I don’t remember learning to read music. I don’t remember learning to read either. This is more an admission of my poor memory than it is of my precocity. By my best guess, I most likely learned to read music sitting with my family in a church pew. Growing up in a church with no paid clergy or musicians, the congregation was expected to have a certain level of musical competence – at least enough to recognize that when the little back dots went up, so did your voice. Mom, a trained mezzo-soprano and pianist, exceeded the minimal musical competence required of her, and would often change parts at the verses, raising the bass an octave, singing most of the tenor line, throwing in with the sopranos if necessary (it was no fun to sing the melody when all that harmony was just there for the taking). I learned to hear the “inside” voices of a chorale in church too, which was good because as I became school age, I found sometimes I couldn’t hit the high notes in some of the Primary songs and I could find a third or a fifth that worked in the song. Some of the kids gave me funny looks, but it was OK; the church taught me that Jesus wanted to hear all of us sing with whatever voice God gave us. If someone was singing the “wrong” note, someone else could always sing the right one louder.
As a kid I also learned to play the cello. I was at home in an ensemble with an “inside” part, and was well served by my ability to listen to where I fit in, adjusting dynamics and attack based on how others were playing. I also got fewer funny looks for my vibrato. When I came back to singing, I relished my time in the alto section of choirs (provided I wasn’t just singing a D or an F# for measures at a time; composers of intermediate level chorus pieces, we need to talk) and I loved being one voice in the midst of a big group, even while singing solos. That time learning music in church by singing with hundreds of other people of one heart and mind, if only for the space of a few hymns, had inextricably linked music with the numinous for me. I was incapable of making music without also connecting to something else. Something Big.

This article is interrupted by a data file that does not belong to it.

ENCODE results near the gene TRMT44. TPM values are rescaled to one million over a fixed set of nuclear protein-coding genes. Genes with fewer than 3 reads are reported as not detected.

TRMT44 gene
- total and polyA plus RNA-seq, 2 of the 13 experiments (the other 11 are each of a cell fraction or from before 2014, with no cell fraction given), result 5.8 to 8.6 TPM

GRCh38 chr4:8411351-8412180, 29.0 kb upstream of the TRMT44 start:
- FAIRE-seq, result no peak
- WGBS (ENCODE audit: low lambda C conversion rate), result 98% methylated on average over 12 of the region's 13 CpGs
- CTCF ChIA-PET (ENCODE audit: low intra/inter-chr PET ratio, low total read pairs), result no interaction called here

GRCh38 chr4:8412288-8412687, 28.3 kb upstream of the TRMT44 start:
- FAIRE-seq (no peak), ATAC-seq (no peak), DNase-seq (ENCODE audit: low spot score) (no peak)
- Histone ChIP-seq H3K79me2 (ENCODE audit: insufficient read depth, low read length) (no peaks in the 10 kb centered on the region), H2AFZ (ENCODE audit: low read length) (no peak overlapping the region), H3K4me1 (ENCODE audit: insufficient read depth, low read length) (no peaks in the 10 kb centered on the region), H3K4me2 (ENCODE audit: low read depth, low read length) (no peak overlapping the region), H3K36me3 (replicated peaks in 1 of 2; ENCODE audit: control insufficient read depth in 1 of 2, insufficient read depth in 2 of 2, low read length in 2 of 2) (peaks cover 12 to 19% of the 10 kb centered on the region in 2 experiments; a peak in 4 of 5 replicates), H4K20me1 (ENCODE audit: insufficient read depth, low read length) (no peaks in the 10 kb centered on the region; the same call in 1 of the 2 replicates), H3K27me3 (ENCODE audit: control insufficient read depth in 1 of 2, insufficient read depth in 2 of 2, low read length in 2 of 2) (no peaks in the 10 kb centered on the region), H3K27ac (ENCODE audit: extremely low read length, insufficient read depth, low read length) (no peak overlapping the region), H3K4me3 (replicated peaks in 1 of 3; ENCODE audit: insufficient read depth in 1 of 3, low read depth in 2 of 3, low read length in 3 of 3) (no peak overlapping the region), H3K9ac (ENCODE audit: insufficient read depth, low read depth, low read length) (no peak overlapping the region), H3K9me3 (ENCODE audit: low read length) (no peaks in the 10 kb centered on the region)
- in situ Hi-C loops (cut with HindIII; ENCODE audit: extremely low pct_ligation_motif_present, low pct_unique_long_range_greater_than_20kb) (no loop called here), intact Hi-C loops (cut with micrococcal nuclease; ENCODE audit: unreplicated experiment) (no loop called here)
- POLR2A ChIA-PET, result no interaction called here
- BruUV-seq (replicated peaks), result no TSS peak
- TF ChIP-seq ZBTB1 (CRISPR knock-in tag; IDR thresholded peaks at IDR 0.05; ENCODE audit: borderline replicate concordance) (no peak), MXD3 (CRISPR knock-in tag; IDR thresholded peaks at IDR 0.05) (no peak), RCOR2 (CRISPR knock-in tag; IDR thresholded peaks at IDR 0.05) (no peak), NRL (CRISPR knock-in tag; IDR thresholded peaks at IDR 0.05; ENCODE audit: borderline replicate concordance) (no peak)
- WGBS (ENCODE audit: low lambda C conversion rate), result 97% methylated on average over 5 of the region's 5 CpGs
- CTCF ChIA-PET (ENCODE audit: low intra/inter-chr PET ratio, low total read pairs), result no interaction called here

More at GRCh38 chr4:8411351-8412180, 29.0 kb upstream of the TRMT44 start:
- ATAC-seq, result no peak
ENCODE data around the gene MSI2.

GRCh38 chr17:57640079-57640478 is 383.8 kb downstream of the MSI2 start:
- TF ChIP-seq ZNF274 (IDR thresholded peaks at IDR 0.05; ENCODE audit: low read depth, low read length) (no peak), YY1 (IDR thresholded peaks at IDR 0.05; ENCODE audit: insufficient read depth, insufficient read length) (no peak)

The spiritual and philosophical path my life has taken has not been without its twists and turns. The church of my youth didn’t have a place for the adult I became. I explored paganism, atheism, other forms of Christianity. It’s hard for me to describe myself, but maybe an agnostic with Christian leanings would be accurate. A few years ago I sang in a wonderful church choir where the desired sound was that of a boy choir. We were able to sing some inspiring music and that bundle of neurons responsible for my confusing music with God got a great work-out, but the biggest challenge for me was subconscious: if the “proper” sound for this choir was the hollow, cool treble tone of a pre-pubescent boy, the dark, warm alto instrument I had been blessed with never quite fit. Did God really want me to use a practice mute?
Vox Femina wanted my voice as a woman. As a community, Vox commissions new works, often from women, paying living composers to create new music. We do outreach in the community, sharing the joy we have in performing with kids who may not have the opportunity to hear or sing this kind of music. We sing songs about women’s experiences, about love, freedom, protest, kindness, hope, anger, and yes, even God. Every time the forty of us get together, we are united, making music with one heart and mind. Singing in Vox is prayer. It’s meditation. As a chorus, we breathe together – unless it’s staggered breathing, where we listen to our fellow singers and breathe when others are singing to ensure that every singer gets to catch her breath while the choir continues to make music. Listening, supporting, sharing. Vox Femina is a microcosm of the kind of society I would like to live in.